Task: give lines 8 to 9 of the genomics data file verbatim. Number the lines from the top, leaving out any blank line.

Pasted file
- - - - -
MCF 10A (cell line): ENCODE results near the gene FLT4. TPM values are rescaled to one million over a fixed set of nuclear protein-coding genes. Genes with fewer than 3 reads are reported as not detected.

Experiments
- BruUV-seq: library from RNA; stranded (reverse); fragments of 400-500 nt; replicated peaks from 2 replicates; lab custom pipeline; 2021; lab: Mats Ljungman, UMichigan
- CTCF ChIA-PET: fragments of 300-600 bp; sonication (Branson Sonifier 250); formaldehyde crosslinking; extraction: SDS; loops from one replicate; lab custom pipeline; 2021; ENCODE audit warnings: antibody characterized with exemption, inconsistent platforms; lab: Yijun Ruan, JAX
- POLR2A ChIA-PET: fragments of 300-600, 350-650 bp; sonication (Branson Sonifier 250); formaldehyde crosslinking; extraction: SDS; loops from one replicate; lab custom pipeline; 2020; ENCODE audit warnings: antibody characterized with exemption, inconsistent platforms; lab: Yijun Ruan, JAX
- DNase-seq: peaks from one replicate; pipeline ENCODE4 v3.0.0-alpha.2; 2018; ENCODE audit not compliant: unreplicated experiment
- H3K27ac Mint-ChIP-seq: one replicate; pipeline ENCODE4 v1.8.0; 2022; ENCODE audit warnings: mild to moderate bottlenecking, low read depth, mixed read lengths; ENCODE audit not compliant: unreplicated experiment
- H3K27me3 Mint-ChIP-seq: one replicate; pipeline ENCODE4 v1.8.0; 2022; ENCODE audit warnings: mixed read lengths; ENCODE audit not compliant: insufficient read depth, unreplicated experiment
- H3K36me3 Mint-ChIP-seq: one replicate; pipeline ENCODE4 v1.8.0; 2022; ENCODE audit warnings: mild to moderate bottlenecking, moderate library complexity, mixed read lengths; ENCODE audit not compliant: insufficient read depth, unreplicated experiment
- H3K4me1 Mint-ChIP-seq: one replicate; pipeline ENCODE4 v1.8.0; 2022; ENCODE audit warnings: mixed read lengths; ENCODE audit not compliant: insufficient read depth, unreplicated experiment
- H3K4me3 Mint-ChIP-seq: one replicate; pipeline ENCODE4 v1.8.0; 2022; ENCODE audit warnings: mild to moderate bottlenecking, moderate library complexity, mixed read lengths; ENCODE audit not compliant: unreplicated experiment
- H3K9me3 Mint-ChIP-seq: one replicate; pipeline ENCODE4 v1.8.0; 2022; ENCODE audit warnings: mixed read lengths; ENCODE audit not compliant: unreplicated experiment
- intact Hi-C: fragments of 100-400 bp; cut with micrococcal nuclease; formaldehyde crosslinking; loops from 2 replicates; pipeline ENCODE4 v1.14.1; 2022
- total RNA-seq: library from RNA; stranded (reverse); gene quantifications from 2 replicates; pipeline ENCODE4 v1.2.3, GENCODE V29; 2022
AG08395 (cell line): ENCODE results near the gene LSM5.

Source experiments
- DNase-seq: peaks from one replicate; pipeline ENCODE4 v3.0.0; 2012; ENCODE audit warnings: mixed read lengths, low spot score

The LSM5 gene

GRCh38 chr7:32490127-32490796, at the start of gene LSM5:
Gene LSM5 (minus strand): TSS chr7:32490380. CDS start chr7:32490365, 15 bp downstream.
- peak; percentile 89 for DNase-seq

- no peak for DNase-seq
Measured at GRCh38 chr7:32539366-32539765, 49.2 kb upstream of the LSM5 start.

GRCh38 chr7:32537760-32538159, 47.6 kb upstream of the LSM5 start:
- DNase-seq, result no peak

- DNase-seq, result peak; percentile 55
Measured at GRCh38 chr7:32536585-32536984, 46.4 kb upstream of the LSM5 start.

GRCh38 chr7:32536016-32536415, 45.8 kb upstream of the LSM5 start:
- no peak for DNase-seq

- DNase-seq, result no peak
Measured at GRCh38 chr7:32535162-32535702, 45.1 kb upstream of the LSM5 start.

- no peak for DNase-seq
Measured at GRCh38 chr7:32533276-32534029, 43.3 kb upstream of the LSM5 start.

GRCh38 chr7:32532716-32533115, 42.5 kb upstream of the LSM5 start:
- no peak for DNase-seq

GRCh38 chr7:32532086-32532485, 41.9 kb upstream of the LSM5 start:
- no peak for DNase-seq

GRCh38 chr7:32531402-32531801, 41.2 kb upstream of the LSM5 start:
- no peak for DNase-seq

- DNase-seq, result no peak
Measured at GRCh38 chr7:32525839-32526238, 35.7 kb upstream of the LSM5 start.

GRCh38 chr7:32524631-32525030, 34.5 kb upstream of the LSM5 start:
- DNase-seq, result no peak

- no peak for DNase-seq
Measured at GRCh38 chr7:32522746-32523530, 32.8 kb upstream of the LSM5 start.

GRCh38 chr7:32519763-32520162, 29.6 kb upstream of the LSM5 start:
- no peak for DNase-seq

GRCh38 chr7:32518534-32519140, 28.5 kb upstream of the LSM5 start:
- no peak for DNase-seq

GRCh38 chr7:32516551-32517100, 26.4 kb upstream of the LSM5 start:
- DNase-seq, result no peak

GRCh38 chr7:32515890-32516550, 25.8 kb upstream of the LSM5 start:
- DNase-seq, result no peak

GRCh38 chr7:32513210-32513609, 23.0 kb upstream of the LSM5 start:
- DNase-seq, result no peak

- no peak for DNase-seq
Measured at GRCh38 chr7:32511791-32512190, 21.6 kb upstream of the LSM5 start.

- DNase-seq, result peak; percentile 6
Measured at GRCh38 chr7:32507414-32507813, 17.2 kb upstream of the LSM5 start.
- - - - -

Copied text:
- H3K27me3 Mint-ChIP-seq: one replicate; pipeline ENCODE4 v1.8.0; 2022; ENCODE audit warnings: mixed read lengths; ENCODE audit not compliant: insufficient read depth, unreplicated experiment
- H3K36me3 Mint-ChIP-seq: one replicate; pipeline ENCODE4 v1.8.0; 2022; ENCODE audit warnings: mild to moderate bottlenecking, moderate library complexity, mixed read lengths; ENCODE audit not compliant: insufficient read depth, unreplicated experiment